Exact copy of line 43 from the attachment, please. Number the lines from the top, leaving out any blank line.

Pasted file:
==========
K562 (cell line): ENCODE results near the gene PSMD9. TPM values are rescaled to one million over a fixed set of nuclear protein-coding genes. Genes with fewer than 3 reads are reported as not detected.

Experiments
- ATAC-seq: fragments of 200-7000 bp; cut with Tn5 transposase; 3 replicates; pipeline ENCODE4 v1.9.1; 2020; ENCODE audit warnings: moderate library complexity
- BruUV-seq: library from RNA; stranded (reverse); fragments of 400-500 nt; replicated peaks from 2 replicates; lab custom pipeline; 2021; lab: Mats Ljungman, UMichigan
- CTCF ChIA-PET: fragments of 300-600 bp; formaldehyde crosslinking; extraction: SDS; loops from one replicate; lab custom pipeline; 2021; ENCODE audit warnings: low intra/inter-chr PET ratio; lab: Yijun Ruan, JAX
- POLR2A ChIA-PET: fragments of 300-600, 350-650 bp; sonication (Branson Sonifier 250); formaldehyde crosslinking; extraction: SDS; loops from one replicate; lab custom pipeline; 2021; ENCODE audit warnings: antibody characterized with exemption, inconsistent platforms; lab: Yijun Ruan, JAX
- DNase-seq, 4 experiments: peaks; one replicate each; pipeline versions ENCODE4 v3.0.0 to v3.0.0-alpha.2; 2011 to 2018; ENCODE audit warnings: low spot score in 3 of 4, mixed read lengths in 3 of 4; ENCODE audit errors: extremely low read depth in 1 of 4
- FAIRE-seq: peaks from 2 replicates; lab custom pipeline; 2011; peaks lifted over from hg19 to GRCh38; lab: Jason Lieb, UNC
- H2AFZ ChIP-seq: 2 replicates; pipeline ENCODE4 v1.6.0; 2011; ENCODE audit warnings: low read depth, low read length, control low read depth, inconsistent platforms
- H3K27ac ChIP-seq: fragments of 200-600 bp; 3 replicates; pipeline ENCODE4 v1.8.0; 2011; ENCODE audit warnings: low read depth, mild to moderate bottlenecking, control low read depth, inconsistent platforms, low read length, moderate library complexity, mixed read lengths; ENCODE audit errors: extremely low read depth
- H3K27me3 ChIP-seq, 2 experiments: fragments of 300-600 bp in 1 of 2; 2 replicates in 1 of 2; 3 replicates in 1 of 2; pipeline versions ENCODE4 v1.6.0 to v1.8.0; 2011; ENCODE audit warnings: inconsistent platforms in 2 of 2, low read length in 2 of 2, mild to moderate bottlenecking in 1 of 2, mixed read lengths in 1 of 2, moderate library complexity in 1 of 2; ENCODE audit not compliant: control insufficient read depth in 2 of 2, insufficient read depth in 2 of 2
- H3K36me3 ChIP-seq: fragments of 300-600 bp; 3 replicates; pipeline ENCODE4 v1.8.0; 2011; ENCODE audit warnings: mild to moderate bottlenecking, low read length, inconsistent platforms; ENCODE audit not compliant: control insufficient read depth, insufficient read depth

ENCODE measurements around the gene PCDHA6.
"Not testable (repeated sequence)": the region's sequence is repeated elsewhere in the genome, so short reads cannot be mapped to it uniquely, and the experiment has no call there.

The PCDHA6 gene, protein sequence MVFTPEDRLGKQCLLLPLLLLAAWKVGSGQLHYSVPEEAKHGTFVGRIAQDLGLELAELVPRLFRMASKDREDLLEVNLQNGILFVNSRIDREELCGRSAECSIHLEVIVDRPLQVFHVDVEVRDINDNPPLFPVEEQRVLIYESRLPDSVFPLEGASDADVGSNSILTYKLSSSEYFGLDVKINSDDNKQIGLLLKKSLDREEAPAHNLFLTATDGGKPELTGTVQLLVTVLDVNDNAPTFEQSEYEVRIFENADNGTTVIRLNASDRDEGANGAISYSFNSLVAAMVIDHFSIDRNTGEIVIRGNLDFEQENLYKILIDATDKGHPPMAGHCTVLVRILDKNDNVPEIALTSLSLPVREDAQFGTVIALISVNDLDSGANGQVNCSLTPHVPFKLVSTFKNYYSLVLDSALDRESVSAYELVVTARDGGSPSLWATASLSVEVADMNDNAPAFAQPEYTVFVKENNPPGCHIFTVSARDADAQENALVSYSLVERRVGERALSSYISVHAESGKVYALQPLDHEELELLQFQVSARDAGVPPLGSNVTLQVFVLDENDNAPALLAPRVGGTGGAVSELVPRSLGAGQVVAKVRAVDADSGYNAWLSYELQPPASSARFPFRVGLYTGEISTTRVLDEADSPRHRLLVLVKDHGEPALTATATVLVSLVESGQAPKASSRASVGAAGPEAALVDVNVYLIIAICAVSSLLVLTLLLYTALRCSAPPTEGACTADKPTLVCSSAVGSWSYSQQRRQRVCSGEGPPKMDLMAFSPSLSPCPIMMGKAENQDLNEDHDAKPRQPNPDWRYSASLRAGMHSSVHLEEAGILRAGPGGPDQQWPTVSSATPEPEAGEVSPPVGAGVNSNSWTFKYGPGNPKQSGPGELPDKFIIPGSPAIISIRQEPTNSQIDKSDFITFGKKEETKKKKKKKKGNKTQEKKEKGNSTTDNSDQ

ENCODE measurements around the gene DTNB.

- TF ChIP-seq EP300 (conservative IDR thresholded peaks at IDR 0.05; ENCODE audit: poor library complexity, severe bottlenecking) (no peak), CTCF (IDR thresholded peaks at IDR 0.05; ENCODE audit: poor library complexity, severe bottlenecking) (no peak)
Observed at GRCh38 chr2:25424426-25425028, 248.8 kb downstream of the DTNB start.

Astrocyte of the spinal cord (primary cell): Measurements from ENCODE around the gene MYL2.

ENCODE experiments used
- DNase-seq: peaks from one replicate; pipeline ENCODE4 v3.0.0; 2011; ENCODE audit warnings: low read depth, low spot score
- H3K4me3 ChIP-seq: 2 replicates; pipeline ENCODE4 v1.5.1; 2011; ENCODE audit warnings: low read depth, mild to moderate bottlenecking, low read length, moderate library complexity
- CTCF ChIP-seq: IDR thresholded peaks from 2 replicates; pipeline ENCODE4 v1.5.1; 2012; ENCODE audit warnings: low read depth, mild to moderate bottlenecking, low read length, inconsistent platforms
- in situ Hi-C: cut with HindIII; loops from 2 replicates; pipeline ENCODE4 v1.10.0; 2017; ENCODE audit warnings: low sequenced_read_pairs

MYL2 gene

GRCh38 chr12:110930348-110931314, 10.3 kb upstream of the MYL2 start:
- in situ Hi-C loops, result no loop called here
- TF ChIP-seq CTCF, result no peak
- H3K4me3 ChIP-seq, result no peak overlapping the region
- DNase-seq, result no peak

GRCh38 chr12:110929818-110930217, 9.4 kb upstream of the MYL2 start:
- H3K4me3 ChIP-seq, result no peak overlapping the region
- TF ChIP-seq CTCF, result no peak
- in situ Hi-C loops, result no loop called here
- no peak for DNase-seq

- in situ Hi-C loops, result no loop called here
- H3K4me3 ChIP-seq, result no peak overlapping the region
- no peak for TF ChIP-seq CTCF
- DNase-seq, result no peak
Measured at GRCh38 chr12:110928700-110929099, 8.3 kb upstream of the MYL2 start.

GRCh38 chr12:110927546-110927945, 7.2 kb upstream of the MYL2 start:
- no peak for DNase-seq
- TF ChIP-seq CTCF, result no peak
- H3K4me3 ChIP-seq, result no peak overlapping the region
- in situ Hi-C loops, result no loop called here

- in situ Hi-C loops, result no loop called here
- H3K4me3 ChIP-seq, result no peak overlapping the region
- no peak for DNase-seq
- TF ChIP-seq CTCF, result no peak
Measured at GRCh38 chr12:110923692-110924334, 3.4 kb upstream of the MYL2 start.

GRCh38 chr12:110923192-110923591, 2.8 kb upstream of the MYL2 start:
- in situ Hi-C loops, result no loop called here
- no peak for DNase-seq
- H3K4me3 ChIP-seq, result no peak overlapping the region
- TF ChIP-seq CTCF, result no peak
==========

- TF ChIP-seq CTCF, result no peak